I was disappointed today when I heard news of a hearing in the Texas-FLDS fiasco where a mother was trying to get custody of her nine month old baby. What surprised me was the age of the child since my understanding was that mothers of children under 1 year had been allowed to stay with their children. Thankfully it was only a short time later that I stumbled upon the best news I have yet heard in this case – an appeals court overturned the ruling that put all those children in state custody. The news was:
The Third Court of Appeals in Austin ruled that the grounds for removing the children were ”legally and factually insufficient” under Texas law. . . . The appellate court ruled the chaotic hearing held last month did not demonstrate the children were in any immediate danger, the only measure of taking children from their homes without court proceedings.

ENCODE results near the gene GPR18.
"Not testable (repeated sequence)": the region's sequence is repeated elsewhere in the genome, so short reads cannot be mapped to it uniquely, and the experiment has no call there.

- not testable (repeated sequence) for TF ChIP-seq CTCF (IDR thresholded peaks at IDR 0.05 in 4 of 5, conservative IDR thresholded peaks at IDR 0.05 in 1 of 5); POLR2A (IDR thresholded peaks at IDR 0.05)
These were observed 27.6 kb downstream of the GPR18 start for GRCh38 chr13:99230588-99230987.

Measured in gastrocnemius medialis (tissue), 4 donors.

This was exciting news for two reasons – first, a bad ruling was overturned; second, this ruling indicates that children are not to be taken from their homes without a court hearing unless they are in immediate danger. That standard of immediate danger is perfectly reasonable and it’s good to see a court recognize that the legal standard was not met in this case of abduction. (Anyone who argues that this was not an abduction had better go look up the word because unlike the CPS argument of immediate danger this case perfectly matches the definition of abduction.)